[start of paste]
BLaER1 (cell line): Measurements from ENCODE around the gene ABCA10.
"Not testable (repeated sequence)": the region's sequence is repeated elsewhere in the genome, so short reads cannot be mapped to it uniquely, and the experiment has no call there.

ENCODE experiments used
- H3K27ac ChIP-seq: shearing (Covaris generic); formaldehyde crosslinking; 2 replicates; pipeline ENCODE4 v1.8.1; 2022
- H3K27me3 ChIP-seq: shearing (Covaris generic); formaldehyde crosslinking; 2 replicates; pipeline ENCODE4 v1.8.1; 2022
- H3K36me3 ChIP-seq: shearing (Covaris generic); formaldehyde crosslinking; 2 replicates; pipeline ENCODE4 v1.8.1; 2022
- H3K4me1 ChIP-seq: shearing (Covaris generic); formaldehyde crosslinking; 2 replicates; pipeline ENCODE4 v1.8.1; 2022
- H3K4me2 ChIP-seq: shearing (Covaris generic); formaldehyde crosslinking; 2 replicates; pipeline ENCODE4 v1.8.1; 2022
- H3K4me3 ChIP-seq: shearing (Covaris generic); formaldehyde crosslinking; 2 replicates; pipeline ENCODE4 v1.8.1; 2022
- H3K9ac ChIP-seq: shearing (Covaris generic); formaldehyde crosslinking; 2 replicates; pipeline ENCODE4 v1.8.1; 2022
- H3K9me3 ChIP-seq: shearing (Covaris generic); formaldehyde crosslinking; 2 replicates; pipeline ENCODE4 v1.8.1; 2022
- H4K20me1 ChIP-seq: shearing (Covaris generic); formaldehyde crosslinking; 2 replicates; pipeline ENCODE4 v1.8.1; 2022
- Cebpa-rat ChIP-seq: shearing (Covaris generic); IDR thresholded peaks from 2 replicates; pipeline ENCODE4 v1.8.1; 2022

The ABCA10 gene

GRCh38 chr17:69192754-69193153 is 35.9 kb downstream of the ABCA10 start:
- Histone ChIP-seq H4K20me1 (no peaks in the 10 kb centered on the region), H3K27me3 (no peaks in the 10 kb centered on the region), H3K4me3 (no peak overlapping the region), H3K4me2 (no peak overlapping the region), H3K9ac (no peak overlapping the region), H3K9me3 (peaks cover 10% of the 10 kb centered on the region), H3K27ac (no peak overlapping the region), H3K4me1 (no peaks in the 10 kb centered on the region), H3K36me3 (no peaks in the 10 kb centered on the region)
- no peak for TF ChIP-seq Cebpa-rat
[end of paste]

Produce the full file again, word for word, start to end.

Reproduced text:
BLaER1 (cell line): Measurements from ENCODE around the gene ABCA10.
"Not testable (repeated sequence)": the region's sequence is repeated elsewhere in the genome, so short reads cannot be mapped to it uniquely, and the experiment has no call there.

ENCODE experiments used
- H3K27ac ChIP-seq: shearing (Covaris generic); formaldehyde crosslinking; 2 replicates; pipeline ENCODE4 v1.8.1; 2022
- H3K27me3 ChIP-seq: shearing (Covaris generic); formaldehyde crosslinking; 2 replicates; pipeline ENCODE4 v1.8.1; 2022
- H3K36me3 ChIP-seq: shearing (Covaris generic); formaldehyde crosslinking; 2 replicates; pipeline ENCODE4 v1.8.1; 2022
- H3K4me1 ChIP-seq: shearing (Covaris generic); formaldehyde crosslinking; 2 replicates; pipeline ENCODE4 v1.8.1; 2022
- H3K4me2 ChIP-seq: shearing (Covaris generic); formaldehyde crosslinking; 2 replicates; pipeline ENCODE4 v1.8.1; 2022
- H3K4me3 ChIP-seq: shearing (Covaris generic); formaldehyde crosslinking; 2 replicates; pipeline ENCODE4 v1.8.1; 2022
- H3K9ac ChIP-seq: shearing (Covaris generic); formaldehyde crosslinking; 2 replicates; pipeline ENCODE4 v1.8.1; 2022
- H3K9me3 ChIP-seq: shearing (Covaris generic); formaldehyde crosslinking; 2 replicates; pipeline ENCODE4 v1.8.1; 2022
- H4K20me1 ChIP-seq: shearing (Covaris generic); formaldehyde crosslinking; 2 replicates; pipeline ENCODE4 v1.8.1; 2022
- Cebpa-rat ChIP-seq: shearing (Covaris generic); IDR thresholded peaks from 2 replicates; pipeline ENCODE4 v1.8.1; 2022

The ABCA10 gene

GRCh38 chr17:69192754-69193153 is 35.9 kb downstream of the ABCA10 start:
- Histone ChIP-seq H4K20me1 (no peaks in the 10 kb centered on the region), H3K27me3 (no peaks in the 10 kb centered on the region), H3K4me3 (no peak overlapping the region), H3K4me2 (no peak overlapping the region), H3K9ac (no peak overlapping the region), H3K9me3 (peaks cover 10% of the 10 kb centered on the region), H3K27ac (no peak overlapping the region), H3K4me1 (no peaks in the 10 kb centered on the region), H3K36me3 (no peaks in the 10 kb centered on the region)
- no peak for TF ChIP-seq Cebpa-rat